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Religious Discrimination

Volume 14: debated on Thursday 3 December 1981

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5.

asked the Secretary of State for Northern Ireland if he will list the provisions enacted by the Parliament of Northern Ireland which discriminated between persons or classes of persons on the gound of religious belief.

I am not aware of any such provisions.

Does the Minister accept that the reference in section 17 of the Northern Ireland Constitution Act 1973 cannot be taken to reflect unfairly on the integrity of those who promoted the legislation under the Government of Ireland Act 1920?

I am pleased to reassure the hon. Gentleman and the House that section 17 of that Act does not reflect on the competence and, more particularly, the integrity of the draftsmen who drew up that legislation.

Will the Minister of State examine the legislation enacted by a succession of Northern Ireland Parliaments, with particular reference to the way in which the Civil Authority (Special Powers) Act (Northern Ireland) 1922 was used exclusively against the Catholic population in Northern Ireland? When the House took over responsibility for Northern Ireland affairs, why was it necessary to pass the Fair Employment (Northern Ireland) Act? The legislation might not have been seen to operate against the minority, but the attitude of Ministers and a succession of Prime Ministers made clear what the majority population of Northern Ireland was entitled to do against the minority.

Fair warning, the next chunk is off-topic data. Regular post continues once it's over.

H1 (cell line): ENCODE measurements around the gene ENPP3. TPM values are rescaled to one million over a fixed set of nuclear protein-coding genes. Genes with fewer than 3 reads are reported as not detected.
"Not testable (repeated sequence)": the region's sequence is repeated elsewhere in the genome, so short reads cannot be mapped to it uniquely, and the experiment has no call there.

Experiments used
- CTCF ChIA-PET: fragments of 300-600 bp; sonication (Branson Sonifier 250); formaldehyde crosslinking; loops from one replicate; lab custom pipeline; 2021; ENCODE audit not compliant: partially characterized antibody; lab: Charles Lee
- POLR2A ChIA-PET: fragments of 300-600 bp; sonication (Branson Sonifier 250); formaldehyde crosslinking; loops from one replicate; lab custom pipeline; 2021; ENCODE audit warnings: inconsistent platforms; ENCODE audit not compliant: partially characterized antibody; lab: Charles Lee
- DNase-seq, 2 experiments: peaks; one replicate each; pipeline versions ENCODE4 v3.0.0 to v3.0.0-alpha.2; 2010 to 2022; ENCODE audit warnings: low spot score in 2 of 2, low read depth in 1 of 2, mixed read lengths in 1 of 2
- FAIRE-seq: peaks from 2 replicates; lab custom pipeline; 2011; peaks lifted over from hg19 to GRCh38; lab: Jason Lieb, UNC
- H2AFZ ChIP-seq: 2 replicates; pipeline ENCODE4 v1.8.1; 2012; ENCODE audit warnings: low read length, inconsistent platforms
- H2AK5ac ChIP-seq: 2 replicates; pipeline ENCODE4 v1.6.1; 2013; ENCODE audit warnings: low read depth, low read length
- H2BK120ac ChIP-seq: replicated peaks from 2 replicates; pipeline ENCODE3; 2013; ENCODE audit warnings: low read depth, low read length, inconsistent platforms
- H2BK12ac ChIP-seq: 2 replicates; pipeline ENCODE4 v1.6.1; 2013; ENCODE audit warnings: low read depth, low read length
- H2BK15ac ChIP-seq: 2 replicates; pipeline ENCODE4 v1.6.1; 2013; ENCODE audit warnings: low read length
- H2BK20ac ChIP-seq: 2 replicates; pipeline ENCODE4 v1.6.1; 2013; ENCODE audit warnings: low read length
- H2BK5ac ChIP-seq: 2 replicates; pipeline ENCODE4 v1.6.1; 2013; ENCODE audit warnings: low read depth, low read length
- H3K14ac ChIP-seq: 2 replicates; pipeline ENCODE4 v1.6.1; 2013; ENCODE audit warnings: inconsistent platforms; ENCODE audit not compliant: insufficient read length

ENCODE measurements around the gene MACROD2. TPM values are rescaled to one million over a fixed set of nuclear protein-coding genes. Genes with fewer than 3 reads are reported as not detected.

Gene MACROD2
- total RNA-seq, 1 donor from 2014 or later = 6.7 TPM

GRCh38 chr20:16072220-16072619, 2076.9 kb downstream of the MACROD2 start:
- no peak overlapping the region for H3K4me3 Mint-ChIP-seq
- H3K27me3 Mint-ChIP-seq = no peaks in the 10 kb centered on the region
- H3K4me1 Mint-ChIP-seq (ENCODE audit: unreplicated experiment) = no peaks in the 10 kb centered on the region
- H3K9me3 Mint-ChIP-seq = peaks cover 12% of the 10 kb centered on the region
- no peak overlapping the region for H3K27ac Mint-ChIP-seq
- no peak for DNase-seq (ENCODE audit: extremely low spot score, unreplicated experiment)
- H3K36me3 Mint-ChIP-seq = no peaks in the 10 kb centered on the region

None of the provisions of any of the Acts discriminated on religious grounds. It is clear to the hon. Gentleman and everybody else that acts of discrimination occurred, and therefore some sections of the Northern Ireland community withdrew their consent to the working of Stormont. That is why Stormont was disbanded.

Discrimination on religious grounds, North or South, is to be deplored, but will the Northern Ireland Office make required reading for those who brief people about the history of Northern Ireland what the American Mr. Hewitt has written in the British Journal of Sociology, which puts the allegations of discrimination at Stormont in a different light?

I am not aware of that issue of theBritish Journal of Sociology, but I shall draw it to the attention of officials in the Northern Ireland Office.

In the light of the Minister's reply to my hon. Friend the Member for Armagh (Mr. McCusker), will he give an assurance that a Ten-Minute Bill to remove the parts of the 1973 Act which are inconsistent with his reply will not be opposed by Her Majesty's Government?

I do not think that I can give any such assurance. I had hoped that the right hon. Gentleman would share my view that section 17, with its prohibition on discrimination on the grounds of religion or politics, is positively reassuring for the population of the Province.